Oct 142008
 
Cyan Cube (SLED)

SLED in Cyan color with diffuser

The “SLED” or, Second Life LED (just one L for clarity) is available as an open source, CC’ed design. It is a USB-attached, Arduino-based RGB “lamp” which can be used to indicate various information from the PC, or simply used to brighten a room with a little color.

My goal in building this device, in conjunction with my friend and colleague Andy Fundinger, was to provide a visual indication of activities within the popular 3D online world of Second Life. Many of our friends and peers had business activities within Second Life and wanted a convenient way of keeping an eye on trends or specific events without remaining logged in or while they were away from their desk. While SMS and e-mail notifications are easy to do, none were so reassuring as simply having a blinky light to tell them when something needed attending – such as a vendor or a shop proximity sensor.

The code for the Second Life component is under construction, but you can build this device today! Either grab the Arduino sketch below and load in your own Arduino developer board, or for a smaller design, run off a few of these customized PCBs and enjoy a little SMD soldering. In the future, I intend to build a batch of these for my less technically-inclined Second Life friends, but for now, I’d like to share it with the community. I’ll flesh out the information as time progresses, but the files provided should allow anyone familiar with Eagle, Atmega and Arduino to get their own done for whatever purpose.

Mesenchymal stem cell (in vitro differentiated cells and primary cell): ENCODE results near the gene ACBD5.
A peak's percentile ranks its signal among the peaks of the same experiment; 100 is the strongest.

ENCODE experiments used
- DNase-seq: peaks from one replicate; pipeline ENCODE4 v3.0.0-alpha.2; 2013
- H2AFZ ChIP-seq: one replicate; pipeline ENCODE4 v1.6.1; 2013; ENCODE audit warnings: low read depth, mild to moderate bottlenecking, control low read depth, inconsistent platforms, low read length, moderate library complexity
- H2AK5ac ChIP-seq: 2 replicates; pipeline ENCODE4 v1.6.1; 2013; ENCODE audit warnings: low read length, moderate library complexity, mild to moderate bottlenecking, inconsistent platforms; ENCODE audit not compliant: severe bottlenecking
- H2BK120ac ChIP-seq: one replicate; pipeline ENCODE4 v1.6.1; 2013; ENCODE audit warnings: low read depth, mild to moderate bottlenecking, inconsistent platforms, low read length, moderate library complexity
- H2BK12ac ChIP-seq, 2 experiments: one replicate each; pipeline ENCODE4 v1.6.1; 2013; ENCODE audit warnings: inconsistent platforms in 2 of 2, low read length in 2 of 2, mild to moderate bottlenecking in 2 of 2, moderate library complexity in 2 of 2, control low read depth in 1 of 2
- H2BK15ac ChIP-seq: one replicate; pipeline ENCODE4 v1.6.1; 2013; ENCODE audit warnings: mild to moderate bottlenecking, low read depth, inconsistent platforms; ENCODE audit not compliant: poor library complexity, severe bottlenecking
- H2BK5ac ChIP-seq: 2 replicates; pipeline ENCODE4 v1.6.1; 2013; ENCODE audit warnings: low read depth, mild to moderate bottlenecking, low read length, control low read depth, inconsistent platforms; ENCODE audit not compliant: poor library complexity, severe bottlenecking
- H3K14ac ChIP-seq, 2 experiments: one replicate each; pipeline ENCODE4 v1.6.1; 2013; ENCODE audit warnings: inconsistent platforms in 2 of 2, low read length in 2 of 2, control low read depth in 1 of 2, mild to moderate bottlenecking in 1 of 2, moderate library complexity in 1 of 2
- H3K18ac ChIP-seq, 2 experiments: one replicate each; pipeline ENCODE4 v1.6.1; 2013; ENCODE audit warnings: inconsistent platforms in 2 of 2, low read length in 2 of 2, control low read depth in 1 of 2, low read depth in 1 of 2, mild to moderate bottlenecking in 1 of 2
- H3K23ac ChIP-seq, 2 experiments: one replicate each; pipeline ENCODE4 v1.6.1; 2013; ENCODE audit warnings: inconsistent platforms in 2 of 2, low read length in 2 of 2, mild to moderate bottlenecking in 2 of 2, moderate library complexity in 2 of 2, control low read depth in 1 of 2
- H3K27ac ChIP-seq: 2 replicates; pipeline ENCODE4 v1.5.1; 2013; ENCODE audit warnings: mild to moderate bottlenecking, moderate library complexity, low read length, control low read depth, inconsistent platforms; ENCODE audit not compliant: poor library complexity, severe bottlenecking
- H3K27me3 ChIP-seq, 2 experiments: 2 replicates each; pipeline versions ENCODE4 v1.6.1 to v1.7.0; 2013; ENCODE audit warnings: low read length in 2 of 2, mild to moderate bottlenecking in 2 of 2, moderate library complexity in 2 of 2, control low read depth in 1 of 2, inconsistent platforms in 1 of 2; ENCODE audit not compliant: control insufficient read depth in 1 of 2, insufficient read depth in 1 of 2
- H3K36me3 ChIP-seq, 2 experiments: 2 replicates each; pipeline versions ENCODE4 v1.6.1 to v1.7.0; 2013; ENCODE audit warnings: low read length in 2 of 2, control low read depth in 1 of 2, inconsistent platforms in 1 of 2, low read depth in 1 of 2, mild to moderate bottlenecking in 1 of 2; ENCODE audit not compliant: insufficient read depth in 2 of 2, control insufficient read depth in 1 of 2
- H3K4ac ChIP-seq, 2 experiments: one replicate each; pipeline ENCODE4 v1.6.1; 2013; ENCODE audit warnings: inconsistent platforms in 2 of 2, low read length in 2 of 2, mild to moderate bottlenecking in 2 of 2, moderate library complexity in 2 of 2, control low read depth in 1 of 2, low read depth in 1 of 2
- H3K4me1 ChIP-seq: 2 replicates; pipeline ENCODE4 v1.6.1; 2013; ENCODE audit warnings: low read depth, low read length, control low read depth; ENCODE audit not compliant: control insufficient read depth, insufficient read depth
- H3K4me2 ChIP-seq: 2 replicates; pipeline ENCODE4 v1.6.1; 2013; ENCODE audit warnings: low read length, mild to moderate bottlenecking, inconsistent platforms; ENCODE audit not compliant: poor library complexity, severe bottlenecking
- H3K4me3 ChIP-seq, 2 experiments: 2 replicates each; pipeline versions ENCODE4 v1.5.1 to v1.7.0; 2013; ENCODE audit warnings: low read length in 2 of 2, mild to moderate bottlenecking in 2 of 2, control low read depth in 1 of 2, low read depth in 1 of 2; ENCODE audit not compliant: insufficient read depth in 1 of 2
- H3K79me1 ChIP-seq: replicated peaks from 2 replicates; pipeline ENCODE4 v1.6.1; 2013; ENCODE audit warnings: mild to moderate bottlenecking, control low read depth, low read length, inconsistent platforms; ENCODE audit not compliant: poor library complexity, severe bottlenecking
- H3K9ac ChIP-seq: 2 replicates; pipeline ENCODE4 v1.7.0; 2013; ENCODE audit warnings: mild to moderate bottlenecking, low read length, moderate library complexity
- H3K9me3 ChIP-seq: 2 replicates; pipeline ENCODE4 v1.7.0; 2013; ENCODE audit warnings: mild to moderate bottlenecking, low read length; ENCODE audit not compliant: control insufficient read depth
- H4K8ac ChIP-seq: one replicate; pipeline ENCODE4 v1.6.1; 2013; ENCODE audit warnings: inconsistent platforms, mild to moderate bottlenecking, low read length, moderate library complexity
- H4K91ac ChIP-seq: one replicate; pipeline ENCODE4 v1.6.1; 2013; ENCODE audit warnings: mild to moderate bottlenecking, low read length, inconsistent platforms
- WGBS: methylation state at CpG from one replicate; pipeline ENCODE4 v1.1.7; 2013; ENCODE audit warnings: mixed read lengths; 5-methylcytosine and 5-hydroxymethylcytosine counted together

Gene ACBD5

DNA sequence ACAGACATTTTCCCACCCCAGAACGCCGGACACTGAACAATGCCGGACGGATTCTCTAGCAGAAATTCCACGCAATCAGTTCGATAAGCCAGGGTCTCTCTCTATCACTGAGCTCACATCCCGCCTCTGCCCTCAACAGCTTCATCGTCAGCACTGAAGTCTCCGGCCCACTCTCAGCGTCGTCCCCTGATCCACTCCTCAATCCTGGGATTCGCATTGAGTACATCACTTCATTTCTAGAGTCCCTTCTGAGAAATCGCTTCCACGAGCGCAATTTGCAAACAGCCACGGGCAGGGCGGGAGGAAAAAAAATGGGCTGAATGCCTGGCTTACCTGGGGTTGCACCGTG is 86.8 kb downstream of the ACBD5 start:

SLED circuit boards in the nude

The design is released under a Creative Commons license.
The schematic, board, and bill of materials are here.

The Arduino sketch is here.

(This project is not affiliated with or endorsed by the Arduino team, but they’re awesome!)

 Posted by at 1:34 am
  • http://www.frenchguys.com Erik Dasque

    Pretty interesting project. Do you have the details of the serial protocol that you use to communicate with the arduino ? It seems that parseSerial includes such a language to communicate.

  • wwward

    Erik -

    I will document that more carefully this week.

    The simple answer is:
    #0000000000
    ^ start character
    _^^ 00-FF Red
    ___^^ 00-FF Green
    _____^^ 00-FF Blue
    _______^ Transition type (0-2 if I recall)
    ________^^ Transition speed (00-FF)
    ___________^ Pulse type (0 or 1)
    (a fixed width font here would be your friend.)

    So the first three bytes are the RGB values. The next four control transition (0-2,) transition speed (00-FF,) and pulsing (0-1.)

    It is rough around the edges, but it works fine, save for a buggy pulse routine that doesn’t exit reliably when new data comes in. I have some work to do still, I acknowledge, but it’s a hobby.

    Bill